City Council main topics are roads, deer

Roads and deer were the two big topics on the Warsaw Common Council’s agenda Tuesday night.

Since the city recently was awarded $720,346 from the Indiana Department of Transportation Local Road and Bridge Matching Grant Fund, the council had to establish three new funds for holding those matching grant dollars.

Through an ordinance passed on first and second reading, the council approved the Rainy Day Restricted-Wheel and Sur Tax, the Rainy Day Restricted-Local Road and Street and Rainy Day Restricted-Motor Vehicle Highway funds.

The city will provide $720,346 for a total of more than $1.4 million for road projects. Another ordinance passed by the council Tuesday night transferred $280,000 from MVH Fund to the newly created Restricted-Wheel and Sur Tax Fund; $130,000 from Local Roads and Streets to Restricted-LRS fund; and $83,000 from MVH to Restricted-MVH.

Street Superintendent Jeff Beeler then gave a presentation to the council on how and where the money will be used. He said the roads are already locked in and can’t be changed because they’ve already been accepted by INDOT.

The funds will be used for road preservation, rehabilitation and reconstruction, depending on the road.

Beeler said road treatments that are going to be used with the grant money to maintain the city’s road will include: 0.9 miles of hot mix; 10.9 miles of asphalt rejuvenator; 14.4 miles of micro-surfacing; and 11.8 miles of crack sealing, for a total of 38.06 miles.

He then broke it down by the city councilmen’s districts. District 1 will be getting $381,970 worth of work; District 2, $271,550; District 3, $401,072; District 4, $213,000; and

District 5, $175,258.
Mayor Joe Thallemer later said, “I do want to add that there may seem to be a little inequity through the council districts, but those were all based on PASER ratings Jeff referenced earlier on. It’s a completely objective means of looking at the road, grading the roads and then those roads are in line to be treated. That will be an annual process as our needs continue and funding options improve.”

Beeler discussed how the city now has a plan to address its road issues, but it will take time for people to adapt to the plan.

Thallemer said the state legislature will wrestle with a long-term solution next year on road funding, and Warsaw is heading in the right direction in addressing its road maintenance concerns.

He later said color-coded maps of where the work will take place and what kind of work it will be will be posted on the city’s website.

The council also approved a resolution  confirming a handful of  deer nuisance areas where deer reduction efforts will take place.

Deer Task Force chair and councilman Jeff Grose said nuisance zones indicate where deer have become problematic. There are eight declared nuisance zones in Warsaw. Within a nuisance zone, a management team identifies areas called reduction zones.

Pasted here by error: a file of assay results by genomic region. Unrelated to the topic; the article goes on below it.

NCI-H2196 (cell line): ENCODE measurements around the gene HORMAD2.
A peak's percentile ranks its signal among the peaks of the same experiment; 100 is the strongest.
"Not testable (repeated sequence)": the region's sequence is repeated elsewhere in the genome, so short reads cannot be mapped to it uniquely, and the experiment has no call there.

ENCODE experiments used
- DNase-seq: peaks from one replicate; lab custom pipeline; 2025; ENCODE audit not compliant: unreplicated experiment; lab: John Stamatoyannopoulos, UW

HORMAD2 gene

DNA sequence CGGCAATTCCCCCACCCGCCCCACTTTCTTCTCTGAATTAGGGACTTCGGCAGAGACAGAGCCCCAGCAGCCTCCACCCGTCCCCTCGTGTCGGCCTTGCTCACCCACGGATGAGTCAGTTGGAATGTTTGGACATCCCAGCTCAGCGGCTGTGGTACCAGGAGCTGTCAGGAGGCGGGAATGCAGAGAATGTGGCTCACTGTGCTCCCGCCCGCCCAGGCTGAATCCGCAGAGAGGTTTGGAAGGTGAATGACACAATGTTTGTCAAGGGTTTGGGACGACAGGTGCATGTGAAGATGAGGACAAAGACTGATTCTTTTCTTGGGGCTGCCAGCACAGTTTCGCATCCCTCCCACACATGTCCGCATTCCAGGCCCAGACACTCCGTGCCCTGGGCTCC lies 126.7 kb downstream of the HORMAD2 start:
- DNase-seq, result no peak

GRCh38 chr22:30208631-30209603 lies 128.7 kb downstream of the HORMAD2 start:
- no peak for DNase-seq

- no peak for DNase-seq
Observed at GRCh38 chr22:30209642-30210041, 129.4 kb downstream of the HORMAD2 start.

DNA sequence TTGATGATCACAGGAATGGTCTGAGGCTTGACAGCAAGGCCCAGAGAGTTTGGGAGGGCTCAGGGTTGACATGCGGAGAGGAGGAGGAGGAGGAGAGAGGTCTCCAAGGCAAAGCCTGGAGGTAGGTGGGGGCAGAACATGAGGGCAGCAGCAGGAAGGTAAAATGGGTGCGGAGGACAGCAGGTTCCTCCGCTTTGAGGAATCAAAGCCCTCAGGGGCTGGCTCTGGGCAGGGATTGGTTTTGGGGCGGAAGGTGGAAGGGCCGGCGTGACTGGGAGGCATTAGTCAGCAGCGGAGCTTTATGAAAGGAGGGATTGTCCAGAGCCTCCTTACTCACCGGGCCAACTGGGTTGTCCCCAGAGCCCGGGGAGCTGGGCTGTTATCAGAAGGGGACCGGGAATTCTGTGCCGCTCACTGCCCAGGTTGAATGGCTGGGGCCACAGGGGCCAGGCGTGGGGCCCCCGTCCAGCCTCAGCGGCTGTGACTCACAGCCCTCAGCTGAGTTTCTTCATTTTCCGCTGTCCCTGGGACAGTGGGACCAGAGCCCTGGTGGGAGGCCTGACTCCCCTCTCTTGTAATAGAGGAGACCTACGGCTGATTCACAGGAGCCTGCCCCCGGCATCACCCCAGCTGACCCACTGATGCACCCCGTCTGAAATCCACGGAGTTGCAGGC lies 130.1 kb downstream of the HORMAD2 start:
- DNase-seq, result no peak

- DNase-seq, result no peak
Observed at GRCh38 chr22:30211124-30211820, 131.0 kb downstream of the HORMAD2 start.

Hunting of deer takes place on public and private property where landowners have given their OK for archers to help reduce the number of deer.

Training for the archers is set for 6 p.m. today at the Warsaw Police Department. Only veteran archers are asked to participate.

The deer reduction program, which is in its 12th year, begins Oct. 1 and ends Jan. 1, according to Grose. “I believe it’s a great public service for residents,” Grose said.

Last year, he estimated that 30 or 35 deer were taken, which has been the yearly average. In some years past, he said there’s been about 60 deer taken. Grose said residents have seen a reduction in the number of deer, and officials have seen fewer deer related traffic accidents.

Participating archers take a doe first before they can take a buck. Once they take a buck, they are only allowed to shoot does for the rest of the program.

In other business, council:

• Approved a grant application to the Indiana Office of Community and Rural Affairs by the Parks & Recreation Department for $500,000 for two park projects on East Market Street. The park department will provide matching funds of $100,000, with the Kosciusko County Community Foundation providing a match of $15,000.
Grants won’t be awarded until November, but if the department receives the money, it has 18 months to start and finish the projects.

• Heard a funding request from Karl Swihart representing the City County Athletic Complex.
The CCAC is seeking $31,000 for 2017, the same as previous years.
Swihart said the CCAC is in the process of raising money in hopes of purchasing the land it uses from RR Donnelly. Donnelly owns the entire property, and the city administers a lease of the property to the CCAC.

The city is not seeking to purchase the Donnelly property, but the CCAC has been trying to buy it for years. By owning the property,  Swihart said the CCAC would be in better position  to acquire grants.